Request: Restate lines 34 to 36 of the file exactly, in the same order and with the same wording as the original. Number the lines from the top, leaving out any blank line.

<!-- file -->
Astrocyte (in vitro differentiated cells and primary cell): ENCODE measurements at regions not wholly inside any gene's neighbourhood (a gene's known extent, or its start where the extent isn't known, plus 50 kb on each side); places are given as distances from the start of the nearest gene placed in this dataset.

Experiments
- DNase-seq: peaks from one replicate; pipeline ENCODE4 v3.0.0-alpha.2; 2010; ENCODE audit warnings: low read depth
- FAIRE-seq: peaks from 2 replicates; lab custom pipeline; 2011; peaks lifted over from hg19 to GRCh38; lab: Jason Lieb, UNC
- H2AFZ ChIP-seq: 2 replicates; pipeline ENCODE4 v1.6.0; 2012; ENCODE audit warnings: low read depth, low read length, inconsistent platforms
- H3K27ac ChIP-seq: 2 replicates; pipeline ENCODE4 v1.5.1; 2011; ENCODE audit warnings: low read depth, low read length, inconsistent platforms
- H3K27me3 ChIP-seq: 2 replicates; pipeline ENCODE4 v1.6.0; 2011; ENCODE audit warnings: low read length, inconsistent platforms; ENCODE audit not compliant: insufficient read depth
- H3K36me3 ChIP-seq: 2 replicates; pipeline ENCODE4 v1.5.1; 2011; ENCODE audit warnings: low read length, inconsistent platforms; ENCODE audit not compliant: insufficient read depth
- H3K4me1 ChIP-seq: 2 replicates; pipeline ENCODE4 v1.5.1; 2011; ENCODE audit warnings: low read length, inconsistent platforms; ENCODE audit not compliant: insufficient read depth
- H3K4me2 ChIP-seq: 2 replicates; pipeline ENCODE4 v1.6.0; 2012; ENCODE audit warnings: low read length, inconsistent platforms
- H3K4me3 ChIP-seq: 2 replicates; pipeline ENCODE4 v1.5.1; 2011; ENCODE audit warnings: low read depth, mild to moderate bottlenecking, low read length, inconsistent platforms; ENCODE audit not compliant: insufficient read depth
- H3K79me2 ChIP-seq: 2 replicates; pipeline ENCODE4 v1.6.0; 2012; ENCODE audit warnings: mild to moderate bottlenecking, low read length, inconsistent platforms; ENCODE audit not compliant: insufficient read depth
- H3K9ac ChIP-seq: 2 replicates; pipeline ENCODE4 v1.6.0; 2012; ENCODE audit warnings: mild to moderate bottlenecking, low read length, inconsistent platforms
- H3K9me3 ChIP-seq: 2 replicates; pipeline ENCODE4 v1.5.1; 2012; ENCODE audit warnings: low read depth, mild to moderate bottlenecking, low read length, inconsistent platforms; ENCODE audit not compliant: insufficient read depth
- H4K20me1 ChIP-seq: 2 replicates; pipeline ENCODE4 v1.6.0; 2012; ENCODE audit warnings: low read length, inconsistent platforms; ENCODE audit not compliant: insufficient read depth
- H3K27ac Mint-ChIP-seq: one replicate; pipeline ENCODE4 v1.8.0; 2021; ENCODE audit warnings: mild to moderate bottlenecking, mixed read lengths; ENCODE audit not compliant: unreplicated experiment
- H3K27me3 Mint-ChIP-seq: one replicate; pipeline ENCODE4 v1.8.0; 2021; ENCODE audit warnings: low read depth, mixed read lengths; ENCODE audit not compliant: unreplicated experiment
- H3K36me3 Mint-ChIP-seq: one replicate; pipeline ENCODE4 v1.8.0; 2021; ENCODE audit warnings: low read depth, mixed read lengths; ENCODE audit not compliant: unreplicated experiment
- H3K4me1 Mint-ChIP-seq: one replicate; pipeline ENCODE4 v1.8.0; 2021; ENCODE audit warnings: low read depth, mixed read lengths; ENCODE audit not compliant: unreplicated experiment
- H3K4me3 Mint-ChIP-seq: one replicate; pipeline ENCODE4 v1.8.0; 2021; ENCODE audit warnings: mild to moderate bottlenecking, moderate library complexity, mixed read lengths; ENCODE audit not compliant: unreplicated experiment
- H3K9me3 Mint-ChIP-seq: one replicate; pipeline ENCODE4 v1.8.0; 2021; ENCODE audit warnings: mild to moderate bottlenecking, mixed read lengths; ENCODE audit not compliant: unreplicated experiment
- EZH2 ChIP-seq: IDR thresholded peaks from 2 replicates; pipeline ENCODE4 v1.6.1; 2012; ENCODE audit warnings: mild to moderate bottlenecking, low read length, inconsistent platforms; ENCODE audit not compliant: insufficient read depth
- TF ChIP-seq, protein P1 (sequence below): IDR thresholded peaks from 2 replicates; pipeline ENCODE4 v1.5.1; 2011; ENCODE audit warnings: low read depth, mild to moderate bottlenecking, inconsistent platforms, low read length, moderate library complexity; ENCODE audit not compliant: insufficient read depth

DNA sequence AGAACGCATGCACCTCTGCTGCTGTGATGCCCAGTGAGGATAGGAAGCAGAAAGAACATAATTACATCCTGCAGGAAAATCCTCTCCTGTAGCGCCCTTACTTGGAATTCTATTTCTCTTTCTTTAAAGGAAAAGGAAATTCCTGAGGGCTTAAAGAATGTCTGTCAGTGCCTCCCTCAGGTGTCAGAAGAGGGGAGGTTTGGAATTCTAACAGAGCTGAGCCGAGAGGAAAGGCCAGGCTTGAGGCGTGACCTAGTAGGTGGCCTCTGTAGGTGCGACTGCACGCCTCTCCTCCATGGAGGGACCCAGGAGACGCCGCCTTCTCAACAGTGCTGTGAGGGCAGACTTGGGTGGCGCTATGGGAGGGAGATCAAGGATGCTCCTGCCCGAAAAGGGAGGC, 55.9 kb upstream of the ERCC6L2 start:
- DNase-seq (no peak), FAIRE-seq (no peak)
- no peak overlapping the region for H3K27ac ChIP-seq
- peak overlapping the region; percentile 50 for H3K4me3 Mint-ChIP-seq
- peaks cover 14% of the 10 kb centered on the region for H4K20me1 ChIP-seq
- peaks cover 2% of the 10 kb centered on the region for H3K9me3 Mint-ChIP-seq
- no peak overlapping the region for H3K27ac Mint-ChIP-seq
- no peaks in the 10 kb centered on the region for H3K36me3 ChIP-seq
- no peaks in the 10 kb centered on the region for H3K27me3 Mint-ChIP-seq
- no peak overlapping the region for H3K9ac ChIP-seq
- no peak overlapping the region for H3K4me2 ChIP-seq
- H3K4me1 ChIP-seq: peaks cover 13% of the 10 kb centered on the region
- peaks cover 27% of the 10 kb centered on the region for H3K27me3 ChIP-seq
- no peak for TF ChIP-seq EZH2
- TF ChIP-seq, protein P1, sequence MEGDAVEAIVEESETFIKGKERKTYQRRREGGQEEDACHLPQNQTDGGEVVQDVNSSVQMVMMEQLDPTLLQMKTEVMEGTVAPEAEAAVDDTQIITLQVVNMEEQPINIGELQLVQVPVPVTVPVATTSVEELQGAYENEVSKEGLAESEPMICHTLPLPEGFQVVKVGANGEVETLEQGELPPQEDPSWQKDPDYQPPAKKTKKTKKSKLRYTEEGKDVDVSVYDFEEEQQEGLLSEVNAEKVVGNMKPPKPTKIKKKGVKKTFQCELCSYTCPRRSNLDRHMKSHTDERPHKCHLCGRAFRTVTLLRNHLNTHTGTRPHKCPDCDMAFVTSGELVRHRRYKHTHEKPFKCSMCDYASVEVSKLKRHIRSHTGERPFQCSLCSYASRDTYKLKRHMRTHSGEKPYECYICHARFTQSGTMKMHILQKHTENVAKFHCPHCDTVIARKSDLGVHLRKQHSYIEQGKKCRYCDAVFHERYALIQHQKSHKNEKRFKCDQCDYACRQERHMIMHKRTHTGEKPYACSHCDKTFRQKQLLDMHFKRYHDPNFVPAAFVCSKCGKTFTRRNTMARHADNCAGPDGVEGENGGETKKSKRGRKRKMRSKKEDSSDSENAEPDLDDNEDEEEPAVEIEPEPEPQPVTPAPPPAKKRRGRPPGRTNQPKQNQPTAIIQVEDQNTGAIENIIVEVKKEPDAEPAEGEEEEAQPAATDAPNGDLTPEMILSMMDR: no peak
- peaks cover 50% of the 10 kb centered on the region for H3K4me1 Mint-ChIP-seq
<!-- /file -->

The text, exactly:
- no peak overlapping the region for H3K4me2 ChIP-seq
- H3K4me1 ChIP-seq: peaks cover 13% of the 10 kb centered on the region
- peaks cover 27% of the 10 kb centered on the region for H3K27me3 ChIP-seq